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Joe makes swabbing easier for children

Joe Mooney with his COVID-19 medal which he and his colleagues were presented with by management of the National Ambulance Service for their work throughout the pandemic.

Getting a COVID-19 test is never a pleasant experience, especially for young children. But one member of the National Ambulance Service (NAS) swabbing team has been making sure that he can make it as fun for them as possible.

From day one of the COVID-19 pandemic, the National Ambulance Service (NAS) crews of EMTs, paramedics and advanced paramedics have been carrying community swabbing in private houses.

Joe Mooney, an Advanced Paramedic based in Dublin, explained that this service was designed for patients that are unable to make it to a static site, for example, palliative care patients or patients with medical conditions that make it difficult for them to get to the community testing centre.

“One of the challenges we faced early on and still do is the swabbing of paediatric patients that have been referred for a swab. It can be worrying for both parent(s) and child, so we try and make it as fun as possible,” he said.

“When I get the list of homes that are due a swab that day, I will look at the date of births and see if I have any children on the list. I will than ring the parent and explain that I will be with them in the coming hour or so to do the swab. If the child is of school-going age I might ask their teacher’s name before I arrive,” said Joe

“On arrival of the house I will have a mask on and all the paperwork sorted and the rest of the PPE that I will put on in the hallway/lobby. I usually at this point tell the child that their teacher rang me this morning and told me that they are the best boy/girl and that I was asked by the teacher to come and look after them. They usually love that I know their teacher’s name.”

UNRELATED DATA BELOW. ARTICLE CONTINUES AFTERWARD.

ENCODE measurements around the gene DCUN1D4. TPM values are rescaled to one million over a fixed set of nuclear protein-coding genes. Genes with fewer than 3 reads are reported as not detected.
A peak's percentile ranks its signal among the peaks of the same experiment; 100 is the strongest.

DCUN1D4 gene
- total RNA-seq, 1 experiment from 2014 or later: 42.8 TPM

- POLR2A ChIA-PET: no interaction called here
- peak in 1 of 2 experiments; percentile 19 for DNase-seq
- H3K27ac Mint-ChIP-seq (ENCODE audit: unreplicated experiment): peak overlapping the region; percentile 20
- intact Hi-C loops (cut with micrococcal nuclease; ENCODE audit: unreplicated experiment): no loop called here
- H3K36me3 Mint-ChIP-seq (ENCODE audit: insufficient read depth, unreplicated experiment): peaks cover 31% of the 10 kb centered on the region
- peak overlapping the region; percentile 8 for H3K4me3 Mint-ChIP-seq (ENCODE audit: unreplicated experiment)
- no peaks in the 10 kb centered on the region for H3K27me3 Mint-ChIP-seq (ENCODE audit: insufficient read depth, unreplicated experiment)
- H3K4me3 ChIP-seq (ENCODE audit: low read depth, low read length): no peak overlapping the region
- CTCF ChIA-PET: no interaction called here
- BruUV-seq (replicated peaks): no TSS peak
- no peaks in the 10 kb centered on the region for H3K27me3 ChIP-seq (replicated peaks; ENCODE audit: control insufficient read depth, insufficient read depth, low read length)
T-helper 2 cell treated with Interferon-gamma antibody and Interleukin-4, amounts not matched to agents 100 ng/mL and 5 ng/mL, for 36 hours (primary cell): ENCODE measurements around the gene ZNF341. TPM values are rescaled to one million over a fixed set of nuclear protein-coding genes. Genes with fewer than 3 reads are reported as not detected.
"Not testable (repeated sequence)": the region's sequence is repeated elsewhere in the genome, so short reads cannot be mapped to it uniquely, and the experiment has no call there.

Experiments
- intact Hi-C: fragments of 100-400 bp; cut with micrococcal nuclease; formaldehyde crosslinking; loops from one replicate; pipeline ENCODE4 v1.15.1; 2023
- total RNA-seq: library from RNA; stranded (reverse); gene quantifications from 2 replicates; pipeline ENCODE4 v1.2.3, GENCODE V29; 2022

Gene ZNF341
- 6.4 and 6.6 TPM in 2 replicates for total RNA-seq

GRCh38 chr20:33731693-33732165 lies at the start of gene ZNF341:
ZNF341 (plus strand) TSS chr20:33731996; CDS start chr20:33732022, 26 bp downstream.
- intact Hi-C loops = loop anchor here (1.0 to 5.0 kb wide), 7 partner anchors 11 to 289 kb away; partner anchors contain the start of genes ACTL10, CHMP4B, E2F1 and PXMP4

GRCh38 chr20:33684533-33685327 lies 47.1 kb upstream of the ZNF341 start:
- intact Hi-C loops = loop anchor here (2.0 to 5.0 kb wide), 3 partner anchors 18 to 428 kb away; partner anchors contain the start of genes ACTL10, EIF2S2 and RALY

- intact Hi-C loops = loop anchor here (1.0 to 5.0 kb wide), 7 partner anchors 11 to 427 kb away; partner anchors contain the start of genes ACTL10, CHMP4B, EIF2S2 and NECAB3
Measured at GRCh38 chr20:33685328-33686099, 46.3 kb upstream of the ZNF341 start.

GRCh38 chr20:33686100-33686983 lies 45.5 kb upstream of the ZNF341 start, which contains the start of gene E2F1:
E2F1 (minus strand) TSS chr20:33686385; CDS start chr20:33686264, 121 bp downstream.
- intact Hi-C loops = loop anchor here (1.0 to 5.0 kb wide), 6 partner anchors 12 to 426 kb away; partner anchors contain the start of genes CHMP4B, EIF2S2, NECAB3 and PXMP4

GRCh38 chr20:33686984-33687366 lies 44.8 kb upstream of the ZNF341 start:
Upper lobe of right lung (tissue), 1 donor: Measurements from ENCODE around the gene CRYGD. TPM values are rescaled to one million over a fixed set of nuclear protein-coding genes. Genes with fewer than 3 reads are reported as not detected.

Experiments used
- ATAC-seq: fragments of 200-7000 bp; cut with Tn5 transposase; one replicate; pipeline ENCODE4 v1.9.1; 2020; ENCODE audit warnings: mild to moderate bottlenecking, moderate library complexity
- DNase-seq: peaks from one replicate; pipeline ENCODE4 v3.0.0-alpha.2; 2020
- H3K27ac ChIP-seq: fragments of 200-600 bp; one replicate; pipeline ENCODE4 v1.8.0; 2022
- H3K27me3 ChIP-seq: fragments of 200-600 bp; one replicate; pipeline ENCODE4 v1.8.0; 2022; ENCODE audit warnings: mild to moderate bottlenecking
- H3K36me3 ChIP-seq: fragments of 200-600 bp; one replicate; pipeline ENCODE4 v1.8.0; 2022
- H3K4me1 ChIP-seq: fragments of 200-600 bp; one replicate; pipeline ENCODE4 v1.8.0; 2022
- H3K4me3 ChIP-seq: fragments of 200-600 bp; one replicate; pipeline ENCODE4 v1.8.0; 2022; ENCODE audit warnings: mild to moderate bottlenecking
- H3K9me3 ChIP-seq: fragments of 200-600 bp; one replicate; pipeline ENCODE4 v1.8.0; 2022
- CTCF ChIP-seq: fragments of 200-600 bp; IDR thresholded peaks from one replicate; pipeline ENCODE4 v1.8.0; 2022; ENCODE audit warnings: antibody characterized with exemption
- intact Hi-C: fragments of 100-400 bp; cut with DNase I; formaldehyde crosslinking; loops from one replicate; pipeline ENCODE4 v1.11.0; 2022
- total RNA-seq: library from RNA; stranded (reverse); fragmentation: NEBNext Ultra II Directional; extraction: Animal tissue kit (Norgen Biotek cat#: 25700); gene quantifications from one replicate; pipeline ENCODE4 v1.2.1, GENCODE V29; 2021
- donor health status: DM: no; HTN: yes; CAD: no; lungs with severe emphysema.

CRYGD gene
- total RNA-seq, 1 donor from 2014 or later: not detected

PPE

“As I put on my PPE, I usually tell the child that the mask makes me look like a duck (FP2 mask) and the gown is like a clown outfit. I also tell the children that the visor I put on is so my big nose stays in the mask (I really do have a big nose). This usually has the children laughing.

“I will explain the process to both parent and child and show both the swab(s). If they are very young I will see if they will sit on their parent’s lap and I will ask the parent to wrap one arm around their child’s arms and hold their head with the other hand (like when the GP is taking their temperature).

“After I have completed the test I take off all the PPE at the door and will leave while waving to the child.”

New swabs for children

Since late October, there are new swabs for children and the swab teams are also swabbing children under one only in the nose and only 1cm up the nose. From one year to 13 years of age, they do 3cms in the nose and over 13 they do the oral and nasal swab.

“The National Ambulance Service are in the communities around Ireland doing COVID swabbing for the most vulnerable people, as well as providing emergency pre-hospital care,  and its truly an honour to be part of the team,” added Joe.